... they'd calmed him down a bit, he still swore that he'd give Ranny the cup, for Ranny'd given him the race. He explained to them in his hoarsest tones that it stood to reason he could never have got in with the pace Ranny'd got on him. It wasn't fair, he said. It was a fluke, a blanky fluke. ...
— The Combined Maze • May Sinclair

... liberty to share, Seek public peace, defy the assaults of war, Plant, reap, consume, enjoy their fearless toil, Tame their wild floods, to fatten still their soil, Enrich all nations with their nurturing store, And rake with venturous fluke each ...
— The Columbiad • Joel Barlow

... her finish, I exclaimed, "There's been a fluke somewhere, I'm afraid; but we are still in good shape, for the train can't possibly be here under an hour. I'll get my field-glasses and have another ...
— The Great K. & A. Robbery • Paul Liechester Ford

... North-west, that goal of so many navigators. On the 10th of February, 1818, while at anchor off the Cape, the cable parted, and they lost one of their anchors, an accident which considerably endangered the remainder of the voyage, as on the 12th the fluke of a second anchor broke in consequence of the wind freshening during the night. Three days afterwards they reached a secure anchorage, which he named the Bay of Rest, as the crew had been long fatigued when the found it. Here a landing was effected, and Allan Cunningham ...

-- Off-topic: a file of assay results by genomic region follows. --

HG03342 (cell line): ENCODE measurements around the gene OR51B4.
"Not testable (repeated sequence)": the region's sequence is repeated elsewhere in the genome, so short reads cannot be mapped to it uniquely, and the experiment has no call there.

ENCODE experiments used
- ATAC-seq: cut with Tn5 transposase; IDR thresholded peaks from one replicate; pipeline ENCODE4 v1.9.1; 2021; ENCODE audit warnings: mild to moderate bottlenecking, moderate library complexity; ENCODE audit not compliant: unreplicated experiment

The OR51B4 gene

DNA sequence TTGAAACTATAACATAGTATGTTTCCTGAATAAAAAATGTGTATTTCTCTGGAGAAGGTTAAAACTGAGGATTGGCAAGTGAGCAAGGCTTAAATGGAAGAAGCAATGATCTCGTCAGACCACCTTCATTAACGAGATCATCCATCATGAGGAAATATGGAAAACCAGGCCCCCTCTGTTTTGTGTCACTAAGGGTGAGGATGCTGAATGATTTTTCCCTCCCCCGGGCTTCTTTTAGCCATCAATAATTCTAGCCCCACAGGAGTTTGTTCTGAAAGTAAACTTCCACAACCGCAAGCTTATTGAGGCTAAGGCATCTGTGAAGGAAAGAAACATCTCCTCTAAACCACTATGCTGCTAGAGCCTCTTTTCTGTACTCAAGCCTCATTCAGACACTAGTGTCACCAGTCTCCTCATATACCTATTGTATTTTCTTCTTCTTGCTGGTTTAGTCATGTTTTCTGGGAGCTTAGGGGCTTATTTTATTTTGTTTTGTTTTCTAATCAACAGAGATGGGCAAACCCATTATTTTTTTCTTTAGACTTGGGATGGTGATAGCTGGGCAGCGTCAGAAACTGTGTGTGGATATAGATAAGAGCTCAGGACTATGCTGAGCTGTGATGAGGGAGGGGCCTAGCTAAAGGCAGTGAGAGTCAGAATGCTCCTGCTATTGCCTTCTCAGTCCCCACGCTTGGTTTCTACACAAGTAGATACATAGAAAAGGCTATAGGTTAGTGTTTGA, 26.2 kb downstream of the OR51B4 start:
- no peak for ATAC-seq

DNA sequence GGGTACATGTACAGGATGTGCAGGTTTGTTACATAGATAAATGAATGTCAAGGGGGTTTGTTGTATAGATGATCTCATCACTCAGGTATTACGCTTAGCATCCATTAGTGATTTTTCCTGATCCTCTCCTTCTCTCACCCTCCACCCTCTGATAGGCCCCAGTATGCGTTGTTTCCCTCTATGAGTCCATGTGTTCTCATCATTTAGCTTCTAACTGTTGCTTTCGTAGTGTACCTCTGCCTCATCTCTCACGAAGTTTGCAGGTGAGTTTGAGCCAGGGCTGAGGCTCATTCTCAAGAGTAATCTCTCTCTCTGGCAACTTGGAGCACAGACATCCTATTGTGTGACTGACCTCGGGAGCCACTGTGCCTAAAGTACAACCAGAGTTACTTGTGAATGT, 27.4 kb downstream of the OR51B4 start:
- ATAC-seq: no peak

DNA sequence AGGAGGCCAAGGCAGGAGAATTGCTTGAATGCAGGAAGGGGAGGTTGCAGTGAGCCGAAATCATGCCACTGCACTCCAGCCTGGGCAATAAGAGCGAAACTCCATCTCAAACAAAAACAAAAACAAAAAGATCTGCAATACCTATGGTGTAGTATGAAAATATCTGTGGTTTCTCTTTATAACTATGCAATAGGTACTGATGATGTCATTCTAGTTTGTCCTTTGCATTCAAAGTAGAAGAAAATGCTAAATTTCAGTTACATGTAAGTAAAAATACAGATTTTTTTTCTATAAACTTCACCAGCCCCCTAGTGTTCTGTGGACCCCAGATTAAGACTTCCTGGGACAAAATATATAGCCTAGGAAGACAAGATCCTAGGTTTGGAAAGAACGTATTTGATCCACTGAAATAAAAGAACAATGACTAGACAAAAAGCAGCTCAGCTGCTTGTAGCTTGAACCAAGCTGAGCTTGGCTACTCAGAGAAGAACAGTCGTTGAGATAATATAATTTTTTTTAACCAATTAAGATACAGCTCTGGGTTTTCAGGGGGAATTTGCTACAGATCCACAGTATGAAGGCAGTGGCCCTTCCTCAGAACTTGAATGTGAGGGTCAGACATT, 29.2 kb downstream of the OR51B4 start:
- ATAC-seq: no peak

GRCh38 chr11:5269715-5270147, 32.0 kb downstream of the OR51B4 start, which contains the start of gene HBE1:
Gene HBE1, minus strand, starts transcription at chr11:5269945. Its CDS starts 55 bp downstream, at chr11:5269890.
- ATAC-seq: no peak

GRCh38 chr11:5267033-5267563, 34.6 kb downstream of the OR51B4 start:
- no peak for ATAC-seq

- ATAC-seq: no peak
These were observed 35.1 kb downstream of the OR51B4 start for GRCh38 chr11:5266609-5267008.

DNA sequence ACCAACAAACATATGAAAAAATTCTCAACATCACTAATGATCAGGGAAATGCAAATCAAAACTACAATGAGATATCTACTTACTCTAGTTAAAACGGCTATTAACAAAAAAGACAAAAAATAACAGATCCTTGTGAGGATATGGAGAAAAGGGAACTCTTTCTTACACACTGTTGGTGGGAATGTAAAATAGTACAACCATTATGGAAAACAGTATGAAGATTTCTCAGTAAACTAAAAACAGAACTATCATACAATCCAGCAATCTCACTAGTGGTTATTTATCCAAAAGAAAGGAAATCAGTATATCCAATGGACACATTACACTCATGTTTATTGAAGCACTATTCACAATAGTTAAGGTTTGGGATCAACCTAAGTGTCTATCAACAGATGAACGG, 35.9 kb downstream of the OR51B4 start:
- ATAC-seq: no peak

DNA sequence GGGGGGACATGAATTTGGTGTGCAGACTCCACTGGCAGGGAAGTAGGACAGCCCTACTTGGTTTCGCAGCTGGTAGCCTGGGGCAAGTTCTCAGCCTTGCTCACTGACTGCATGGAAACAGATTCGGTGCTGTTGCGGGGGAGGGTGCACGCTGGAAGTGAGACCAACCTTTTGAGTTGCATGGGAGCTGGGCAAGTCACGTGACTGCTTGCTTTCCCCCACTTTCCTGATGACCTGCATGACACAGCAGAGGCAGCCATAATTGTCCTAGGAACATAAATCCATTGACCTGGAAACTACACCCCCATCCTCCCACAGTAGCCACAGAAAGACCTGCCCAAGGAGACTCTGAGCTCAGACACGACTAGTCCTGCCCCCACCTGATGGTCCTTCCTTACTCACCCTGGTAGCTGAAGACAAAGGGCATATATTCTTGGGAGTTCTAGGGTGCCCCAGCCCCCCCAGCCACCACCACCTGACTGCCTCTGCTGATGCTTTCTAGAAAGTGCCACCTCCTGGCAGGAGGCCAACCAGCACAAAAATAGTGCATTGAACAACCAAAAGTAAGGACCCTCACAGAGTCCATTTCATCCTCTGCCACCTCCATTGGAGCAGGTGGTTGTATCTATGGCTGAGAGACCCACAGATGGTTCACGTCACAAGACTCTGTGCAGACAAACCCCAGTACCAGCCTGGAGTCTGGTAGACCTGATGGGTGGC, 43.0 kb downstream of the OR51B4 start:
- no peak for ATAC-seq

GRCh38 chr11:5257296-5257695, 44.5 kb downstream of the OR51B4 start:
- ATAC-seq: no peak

— The History of Australian Exploration from 1788 to 1888 • Ernest Favenc

... being dwarfed and her honesty was positively embarrassing. It crowded him into corners that were hard to get out of and forced him to make excuses for himself, whereas at the moment he was all lit up with joy over the miracle of his second big strike. He had discovered the Wunpost, and lost it on a fluke; but the Willie Meena was different—if he kept the peace with her they would both come out with ...
— Wunpost • Dane Coolidge

... exactly what I wish to know," answered Sir Bale; "because, although I can't, of course, believe that he's a witch, yet he has either made the most marvellous fluke I've heard of, or else he has got extraordinary sources of information; or perhaps he acts partly on chance, partly on facts. Be it which you please, I say he's a marvellous fellow; and I should like to see him, and have a talk with him; and ...
— J. S. Le Fanu's Ghostly Tales, Volume 3 • Joseph Sheridan Le Fanu

... Mr Cupples's face. 'You must not suspect me of empty paradox,' he said. 'My meaning will become clearer, perhaps, if I mention some things which do appear to me essentially remarkable. Let me see .... Well, I would call the life history of the liver-fluke, which we owe to the researches of Poulton, an ...
— Trent's Last Case - The Woman in Black • E.C. (Edmund Clerihew) Bentley



Words linked to "Fluke" :   Fasciola hepatica, fluky, flatworm, serendipity, barb, good luck, blood fluke, schistosome, liver fluke, anchor, cetacean, Trematoda, flukey, Fasciolopsis buski, good fortune, harpoon, flue, ground tackle, luck, fortune, class Trematoda, tail, projection, trematode worm